auntiehill wrote: (Post 8563147)
My nephew was telling me about The Giver, by Lois Lowry, which was assigned to him in school a couple of years ago. It was published in 1993 but it's already part of the district's junior-high reading list. I imagine it will also be picked up by other districts.

That's a good example. Not only would I consider it classic literature (albeit children's literature), but it shows some of the things needed to be a "classic" book taught in schools. For one thing, it's got to have themes and messages worth thinking and discussing.

I've never read The Giver, and it may be an excellent book for its target readership, but it sounds like a pastiche of ideas from Brave New World, Harrison Bergeron, Fahrenheit 451, THX-1138, and several old Twilight Zone episodes.

And every plot ever dreamed up by human beings can be found in the works of Shakespeare-so what?

Alidar Jarok August 28 2013 07:05 PM

Re: New classic literature?
 
Quote:

scotpens wrote: (Post 8567230)
Quote:

Alidar Jarok wrote: (Post 8564557)
Quote:

auntiehill wrote: (Post 8563147)
My nephew was telling me about The Giver, by Lois Lowry, which was assigned to him in school a couple of years ago. It was published in 1993 but it's already part of the district's junior-high reading list. I imagine it will also be picked up by other districts.

That's a good example. Not only would I consider it classic literature (albeit children's literature), but it shows some of the things needed to be a "classic" book taught in schools. For one thing, it's got to have themes and messages worth thinking and discussing.

I've never read The Giver, and it may be an excellent book for its target readership, but it sounds like a pastiche of ideas from Brave New World, Harrison Bergeron, Fahrenheit 451, THX-1138, and several old Twilight Zone episodes.

Well, you should read it if you want to make that conclusion. I haven't read Harrison Bergeron and THX-1138, so I can't comment on your comparison, unfortunately. Although, I suspect most works of literature can be summed up by combining five or six works like that.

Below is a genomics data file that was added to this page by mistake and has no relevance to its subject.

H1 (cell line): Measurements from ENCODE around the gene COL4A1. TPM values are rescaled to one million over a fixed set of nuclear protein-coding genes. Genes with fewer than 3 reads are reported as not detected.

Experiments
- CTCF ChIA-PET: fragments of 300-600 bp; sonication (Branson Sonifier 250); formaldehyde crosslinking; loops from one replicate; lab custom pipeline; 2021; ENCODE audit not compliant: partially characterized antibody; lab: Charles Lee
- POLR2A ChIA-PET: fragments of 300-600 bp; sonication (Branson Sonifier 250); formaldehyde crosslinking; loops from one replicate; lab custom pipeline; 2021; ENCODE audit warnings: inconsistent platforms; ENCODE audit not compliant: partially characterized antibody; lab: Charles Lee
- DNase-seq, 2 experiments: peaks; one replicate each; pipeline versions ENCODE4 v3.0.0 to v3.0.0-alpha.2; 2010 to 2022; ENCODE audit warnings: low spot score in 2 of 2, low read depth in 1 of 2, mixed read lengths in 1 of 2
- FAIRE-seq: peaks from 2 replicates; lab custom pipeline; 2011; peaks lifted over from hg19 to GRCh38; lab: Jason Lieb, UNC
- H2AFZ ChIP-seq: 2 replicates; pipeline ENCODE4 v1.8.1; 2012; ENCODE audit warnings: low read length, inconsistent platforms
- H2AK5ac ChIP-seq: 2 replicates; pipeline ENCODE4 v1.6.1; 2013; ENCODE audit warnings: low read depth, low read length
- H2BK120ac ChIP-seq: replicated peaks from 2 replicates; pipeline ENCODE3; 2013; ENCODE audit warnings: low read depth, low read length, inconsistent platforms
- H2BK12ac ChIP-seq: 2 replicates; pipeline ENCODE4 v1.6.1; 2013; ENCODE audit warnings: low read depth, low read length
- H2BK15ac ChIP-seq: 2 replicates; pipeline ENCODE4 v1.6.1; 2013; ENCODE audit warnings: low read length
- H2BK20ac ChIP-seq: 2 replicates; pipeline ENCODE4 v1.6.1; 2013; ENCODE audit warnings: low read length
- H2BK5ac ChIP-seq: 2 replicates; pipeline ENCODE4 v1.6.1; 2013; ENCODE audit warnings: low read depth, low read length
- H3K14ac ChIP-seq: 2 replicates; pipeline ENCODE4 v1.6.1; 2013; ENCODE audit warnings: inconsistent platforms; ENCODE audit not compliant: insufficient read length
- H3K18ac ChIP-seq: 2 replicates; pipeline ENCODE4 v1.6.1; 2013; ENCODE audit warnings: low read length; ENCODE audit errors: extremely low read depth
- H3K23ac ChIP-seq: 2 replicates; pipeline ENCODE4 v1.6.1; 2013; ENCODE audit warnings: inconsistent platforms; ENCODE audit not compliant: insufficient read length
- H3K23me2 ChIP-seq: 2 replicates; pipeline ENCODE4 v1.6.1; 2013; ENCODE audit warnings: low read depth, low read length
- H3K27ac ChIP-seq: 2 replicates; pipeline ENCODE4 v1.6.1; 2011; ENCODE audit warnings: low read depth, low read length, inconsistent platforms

Australis August 30 2013 04:04 PM

Re: New classic literature?
 
I'd like to think Terry Pratchett would be on that list, especially for 'Night Watch'

There's even a book out there called 'Terry Pratchett: Guilty of Literature' :)

mimic August 31 2013 09:44 PM

Re: New classic literature?
 
I've seen kids toting around "Life of Pi" at the school where I teach. I think they teach "The Kite Runner" as well.

Of the books I've read recently, I'd like to see "The Orphan Master's Son" or "The Glass Castle" make it into classrooms.

DevilEyes August 31 2013 10:45 PM

Re: New classic literature?
 
Quote:

Mistral wrote: (Post 8563141)
Oryx and Crake or The Handmaid's Tale- 10+ years from now

I've recently read Oryx and Crake, and I think that there are much better dystopian novels out there. Don't get me wrong, it's a great dystopia... it's just not a great novel. I was impressed by all the neologisms and how well she developed this vision of where genetic engineering may lead us, but the characters left me cold. It's a novel of ideas with a very non-compelling human story.

Quote:

JirinPanthosa wrote: (Post 8561320)
Do they have to be taught in schools to be considered classic? Most of the newer books that I consider classics would probably be considered inappropriate for teenagers by school boards. (Not by me, of course. Just by school boards. ;) )

Roberto Bolano - 2666, Savage Detectives
Don Delillo - White Noise, Underground
Philip Roth - The Human Stain, American Pastoral
Jonathan Franzen - The Corrections
Marilynne Robinson - Gilead

Out of those, The Human Stain is probably most likely to show up in schools.

I hope so. Now that is a great novel.

sidious618 September 1 2013 06:19 AM

Re: New classic literature?
 
There's a heck of a lot of 20th century lit taught in English classrooms, especially young adult lit. Now there's also an increase in non-fiction, much of which will also be current. The idea that English class reading is always old books is becoming more and more outdated now. Sure, Shakespeare is still read but pretty much everything else is, at the earliest, 1850 and up.

Spot's Meow September 1 2013 04:00 PM

Re: New classic literature?
 
Quote:

sidious618 wrote: (Post 8583388)
There's a heck of a lot of 20th century lit taught in English classrooms, especially young adult lit. Now there's also an increase in non-fiction, much of which will also be current. The idea that English class reading is always old books is becoming more and more outdated now. Sure, Shakespeare is still read but pretty much everything else is, at the earliest, 1850 and up.

I think it was Junior year of English at my school that was dedicated entirely to American literature. We started with The Scarlet Letter, Moby Dick, and lots of Mark Twain, before moving on to several 20th century titles. A lot of this was "newer" and more current than much of the European literature we read in Freshman and Sophomore year. I believe Senior year was more about writing skills and poetry than reading tons of novels.


All times are GMT +1. The time now is 02:56 AM.

Powered by vBulletin® Version 3.8.6
Copyright ©2000 - 2014, Jelsoft Enterprises Ltd.
FireFox 2+ or Internet Explorer 7+ highly recommended.